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Artificial leather will eliminate the need to use humans and animals to study mosquito bites

Scientists say 3D-printed artificial skin could allow researchers to investigate the transmission of deadly mosquito-borne diseases without human or animal testing.

Insects are captured with a vacuum cleaner and placed in a transparent plastic container. After some time, mosquitoes adapt to the new environment and begin to flock to the source of blood. They discover a square of transparent synthetic skin, under which is a vessel of blood. Mosquitoes are able to feed through a piece of skin.

This experiment was conducted by researchers at Tulane University and Rice University. During the experiment, the scientists wanted to find out whether gelatin-like artificial skin patches (hydrogels) are suitable for studying the mechanisms of transmission of deadly diseases by mosquitoes and which repellents are most effective. The widespread use of artificial skin will eliminate the need for experiments on humans.

Hydrogels are already being used at the Tulane University School of Public Health and Tropical Medicine, where an insectarium produces more than 1,000 mosquitoes a week and a 3D printer prints artificial skin. Rice University bioengineers have developed a hydrogel material and machine learning software that analyzes mosquito feeding videos to identify patterns.

The scientific team found that hydrogels create a more stable environment for mosquito testing, regardless of species. Tests have shown that diethyltoluamide and a plant-based repellent made from lemon and eucalyptus are effective at repelling mosquitoes. Without the repellant, the insects tried to find food inside the hydrogel.

This is a game-changer, said Dawn Wesson, assistant professor of tropical medicine at Tulane University's School of Public Health and Tropical Medicine. She added that scientists will be able to study the feeding process of mosquitoes in order to better understand the ability of insects to transmit diseases and possibly prevent them.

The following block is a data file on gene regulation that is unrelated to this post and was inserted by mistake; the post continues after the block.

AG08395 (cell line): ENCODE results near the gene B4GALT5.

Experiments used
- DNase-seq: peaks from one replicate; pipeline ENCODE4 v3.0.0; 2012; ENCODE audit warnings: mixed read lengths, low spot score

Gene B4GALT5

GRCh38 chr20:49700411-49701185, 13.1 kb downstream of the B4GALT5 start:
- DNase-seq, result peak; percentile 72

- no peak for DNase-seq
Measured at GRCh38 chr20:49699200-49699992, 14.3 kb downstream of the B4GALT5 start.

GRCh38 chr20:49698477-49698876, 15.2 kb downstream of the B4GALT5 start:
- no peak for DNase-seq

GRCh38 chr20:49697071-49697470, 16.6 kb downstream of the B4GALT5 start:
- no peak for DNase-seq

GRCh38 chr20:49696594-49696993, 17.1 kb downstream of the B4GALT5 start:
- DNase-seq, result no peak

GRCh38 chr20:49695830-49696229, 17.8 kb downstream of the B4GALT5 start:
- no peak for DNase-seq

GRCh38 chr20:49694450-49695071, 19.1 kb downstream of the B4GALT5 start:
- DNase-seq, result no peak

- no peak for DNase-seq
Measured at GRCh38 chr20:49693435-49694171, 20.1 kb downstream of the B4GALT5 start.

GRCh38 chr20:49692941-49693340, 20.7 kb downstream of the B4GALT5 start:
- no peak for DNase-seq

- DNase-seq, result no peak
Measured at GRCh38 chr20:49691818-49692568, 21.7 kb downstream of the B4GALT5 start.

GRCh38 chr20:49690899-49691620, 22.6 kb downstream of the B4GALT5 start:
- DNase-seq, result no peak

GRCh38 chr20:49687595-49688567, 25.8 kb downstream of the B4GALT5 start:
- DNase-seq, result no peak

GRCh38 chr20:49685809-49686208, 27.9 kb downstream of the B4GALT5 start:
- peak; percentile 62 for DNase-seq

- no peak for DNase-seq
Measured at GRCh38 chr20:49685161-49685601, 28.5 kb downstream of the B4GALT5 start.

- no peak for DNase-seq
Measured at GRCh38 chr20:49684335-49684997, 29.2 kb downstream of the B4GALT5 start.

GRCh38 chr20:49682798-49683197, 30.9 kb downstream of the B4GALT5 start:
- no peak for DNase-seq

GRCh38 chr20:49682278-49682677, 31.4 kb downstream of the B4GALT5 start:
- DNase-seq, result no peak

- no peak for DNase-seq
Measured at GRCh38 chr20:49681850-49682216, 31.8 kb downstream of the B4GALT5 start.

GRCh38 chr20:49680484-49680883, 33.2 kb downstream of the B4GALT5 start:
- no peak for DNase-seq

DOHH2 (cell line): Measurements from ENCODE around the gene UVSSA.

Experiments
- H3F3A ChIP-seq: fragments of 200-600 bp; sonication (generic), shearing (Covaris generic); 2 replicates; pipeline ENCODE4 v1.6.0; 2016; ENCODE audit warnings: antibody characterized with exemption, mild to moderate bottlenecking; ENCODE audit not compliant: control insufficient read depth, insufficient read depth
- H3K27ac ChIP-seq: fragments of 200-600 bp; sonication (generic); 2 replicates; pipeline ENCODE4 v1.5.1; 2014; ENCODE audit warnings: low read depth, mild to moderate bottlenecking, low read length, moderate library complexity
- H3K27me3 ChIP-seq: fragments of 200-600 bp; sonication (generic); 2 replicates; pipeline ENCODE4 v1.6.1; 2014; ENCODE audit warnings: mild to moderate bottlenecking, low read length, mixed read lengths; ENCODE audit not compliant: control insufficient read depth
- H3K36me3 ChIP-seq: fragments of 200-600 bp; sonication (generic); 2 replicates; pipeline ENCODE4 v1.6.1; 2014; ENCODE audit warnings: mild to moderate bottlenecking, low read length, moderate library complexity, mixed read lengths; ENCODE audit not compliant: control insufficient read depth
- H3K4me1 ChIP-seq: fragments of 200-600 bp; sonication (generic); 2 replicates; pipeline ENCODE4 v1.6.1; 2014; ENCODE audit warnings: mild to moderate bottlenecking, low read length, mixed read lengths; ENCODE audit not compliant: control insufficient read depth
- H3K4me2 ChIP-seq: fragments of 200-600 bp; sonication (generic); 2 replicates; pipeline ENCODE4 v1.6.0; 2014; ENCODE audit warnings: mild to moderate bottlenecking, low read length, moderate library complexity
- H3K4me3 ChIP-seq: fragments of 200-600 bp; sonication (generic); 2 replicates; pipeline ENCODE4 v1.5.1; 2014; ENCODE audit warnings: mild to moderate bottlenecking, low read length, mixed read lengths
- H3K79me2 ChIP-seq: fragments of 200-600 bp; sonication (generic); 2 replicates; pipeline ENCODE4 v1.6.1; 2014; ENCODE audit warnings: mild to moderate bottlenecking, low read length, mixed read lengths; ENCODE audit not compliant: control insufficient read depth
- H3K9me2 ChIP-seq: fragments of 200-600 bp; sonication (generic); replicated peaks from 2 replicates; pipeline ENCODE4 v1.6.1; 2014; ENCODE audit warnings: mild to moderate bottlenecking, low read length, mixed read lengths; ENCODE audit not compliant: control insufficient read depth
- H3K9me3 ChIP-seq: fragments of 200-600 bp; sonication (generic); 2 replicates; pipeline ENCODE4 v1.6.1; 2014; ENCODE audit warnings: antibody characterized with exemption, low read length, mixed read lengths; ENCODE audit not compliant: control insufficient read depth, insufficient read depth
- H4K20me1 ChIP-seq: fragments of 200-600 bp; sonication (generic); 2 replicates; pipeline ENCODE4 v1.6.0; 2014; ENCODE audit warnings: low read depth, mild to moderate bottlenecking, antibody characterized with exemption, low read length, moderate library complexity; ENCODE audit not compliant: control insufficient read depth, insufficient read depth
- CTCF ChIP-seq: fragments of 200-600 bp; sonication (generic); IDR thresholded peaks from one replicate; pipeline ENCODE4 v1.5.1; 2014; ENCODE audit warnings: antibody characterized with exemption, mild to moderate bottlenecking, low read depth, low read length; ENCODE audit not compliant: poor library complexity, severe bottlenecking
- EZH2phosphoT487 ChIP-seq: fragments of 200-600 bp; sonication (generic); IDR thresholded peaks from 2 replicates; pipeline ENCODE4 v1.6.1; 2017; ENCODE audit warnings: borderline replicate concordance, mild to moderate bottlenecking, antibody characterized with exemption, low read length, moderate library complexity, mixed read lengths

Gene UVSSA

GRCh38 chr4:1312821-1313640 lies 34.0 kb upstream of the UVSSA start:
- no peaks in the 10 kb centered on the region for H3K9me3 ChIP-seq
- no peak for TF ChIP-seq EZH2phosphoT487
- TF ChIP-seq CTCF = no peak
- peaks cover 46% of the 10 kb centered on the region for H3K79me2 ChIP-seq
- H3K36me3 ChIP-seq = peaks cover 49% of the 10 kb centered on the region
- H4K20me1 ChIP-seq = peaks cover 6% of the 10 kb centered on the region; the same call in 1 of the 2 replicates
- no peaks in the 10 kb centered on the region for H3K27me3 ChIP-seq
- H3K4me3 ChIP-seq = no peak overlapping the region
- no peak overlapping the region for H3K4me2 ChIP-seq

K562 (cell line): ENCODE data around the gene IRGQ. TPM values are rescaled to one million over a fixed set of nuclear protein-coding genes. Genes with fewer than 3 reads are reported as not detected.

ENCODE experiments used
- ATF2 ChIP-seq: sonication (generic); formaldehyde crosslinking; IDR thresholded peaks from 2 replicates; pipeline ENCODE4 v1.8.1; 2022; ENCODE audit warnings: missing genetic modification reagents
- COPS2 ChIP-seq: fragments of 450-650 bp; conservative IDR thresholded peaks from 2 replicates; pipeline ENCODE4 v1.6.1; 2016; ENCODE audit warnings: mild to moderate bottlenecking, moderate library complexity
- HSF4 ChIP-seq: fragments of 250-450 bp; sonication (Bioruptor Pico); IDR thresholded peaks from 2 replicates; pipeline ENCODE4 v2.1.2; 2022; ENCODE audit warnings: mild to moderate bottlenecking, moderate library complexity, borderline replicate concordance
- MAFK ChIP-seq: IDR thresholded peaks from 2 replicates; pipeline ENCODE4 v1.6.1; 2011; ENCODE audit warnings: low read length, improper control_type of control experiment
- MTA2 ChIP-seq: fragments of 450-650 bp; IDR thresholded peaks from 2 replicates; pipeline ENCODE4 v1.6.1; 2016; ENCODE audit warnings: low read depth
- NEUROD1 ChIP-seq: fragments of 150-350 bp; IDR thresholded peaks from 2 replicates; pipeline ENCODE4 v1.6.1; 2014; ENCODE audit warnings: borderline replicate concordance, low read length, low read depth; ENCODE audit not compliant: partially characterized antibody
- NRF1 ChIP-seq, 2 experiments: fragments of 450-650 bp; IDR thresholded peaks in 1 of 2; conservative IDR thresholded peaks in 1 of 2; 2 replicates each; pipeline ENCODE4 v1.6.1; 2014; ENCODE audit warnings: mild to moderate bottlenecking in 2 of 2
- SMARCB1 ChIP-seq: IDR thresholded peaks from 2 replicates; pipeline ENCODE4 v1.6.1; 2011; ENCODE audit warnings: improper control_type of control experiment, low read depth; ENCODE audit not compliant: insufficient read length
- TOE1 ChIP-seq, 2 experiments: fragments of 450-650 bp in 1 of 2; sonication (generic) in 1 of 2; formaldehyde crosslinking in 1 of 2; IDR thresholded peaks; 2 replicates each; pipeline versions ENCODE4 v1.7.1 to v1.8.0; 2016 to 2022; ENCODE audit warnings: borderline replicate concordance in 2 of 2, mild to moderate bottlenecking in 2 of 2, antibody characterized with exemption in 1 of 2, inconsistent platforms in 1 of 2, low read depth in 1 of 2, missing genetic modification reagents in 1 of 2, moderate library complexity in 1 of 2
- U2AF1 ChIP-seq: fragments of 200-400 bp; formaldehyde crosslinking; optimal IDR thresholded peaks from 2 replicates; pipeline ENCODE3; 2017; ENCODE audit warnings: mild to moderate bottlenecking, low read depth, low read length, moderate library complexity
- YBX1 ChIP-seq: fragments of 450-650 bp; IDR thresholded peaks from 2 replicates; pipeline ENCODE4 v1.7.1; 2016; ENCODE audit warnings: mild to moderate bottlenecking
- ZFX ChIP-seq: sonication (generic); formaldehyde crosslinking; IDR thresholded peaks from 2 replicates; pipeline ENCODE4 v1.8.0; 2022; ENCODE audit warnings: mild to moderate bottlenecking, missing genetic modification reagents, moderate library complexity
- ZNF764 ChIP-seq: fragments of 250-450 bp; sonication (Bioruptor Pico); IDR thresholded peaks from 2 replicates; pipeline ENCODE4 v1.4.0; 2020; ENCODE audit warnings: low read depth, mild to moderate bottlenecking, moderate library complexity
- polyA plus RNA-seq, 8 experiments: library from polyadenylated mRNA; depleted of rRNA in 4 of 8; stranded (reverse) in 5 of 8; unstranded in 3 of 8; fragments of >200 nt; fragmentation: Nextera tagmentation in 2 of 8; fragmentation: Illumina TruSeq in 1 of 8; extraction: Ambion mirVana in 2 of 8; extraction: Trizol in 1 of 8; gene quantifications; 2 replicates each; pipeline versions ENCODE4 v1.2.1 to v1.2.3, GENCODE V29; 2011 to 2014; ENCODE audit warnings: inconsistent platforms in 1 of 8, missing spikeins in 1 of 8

Mosquitoes are one of the most dangerous insects in the world. They carry deadly diseases including malaria, dengue fever, West Nile fever, Zika virus and yellow fever. About 725,000 people die from mosquito-borne diseases every year, according to WHO data.

Studying the feeding mechanisms of mosquitoes involving humans and mice is costly and inconsistent. The use of hydrogels with different blood vessel structures increases the possibilities for research into feeding processes in mosquitoes exponentially, Wesson noted.

During the experiment, the camera captures the nature of the feeding of mosquitoes. Artificial intelligence is being used to track and sort common bite sites and how long it takes to feed.

The hydrogel system could also be used to test and discover new repellents, as well as study mosquito behavior more broadly, said study author and assistant professor of bioengineering at the George R. Brown School of Engineering at Rice University, Omid Weise.

Scientific work "Development of an automated biomaterial platform to study mosquito feeding behavior" was published on February 09, 2022 in Frontiers in Bioengineering and Biotechnology (DOI: 10.3389/fbioe.2023.1103748/full).

Artificial leather will eliminate the need to use humans and animals to study mosquito bites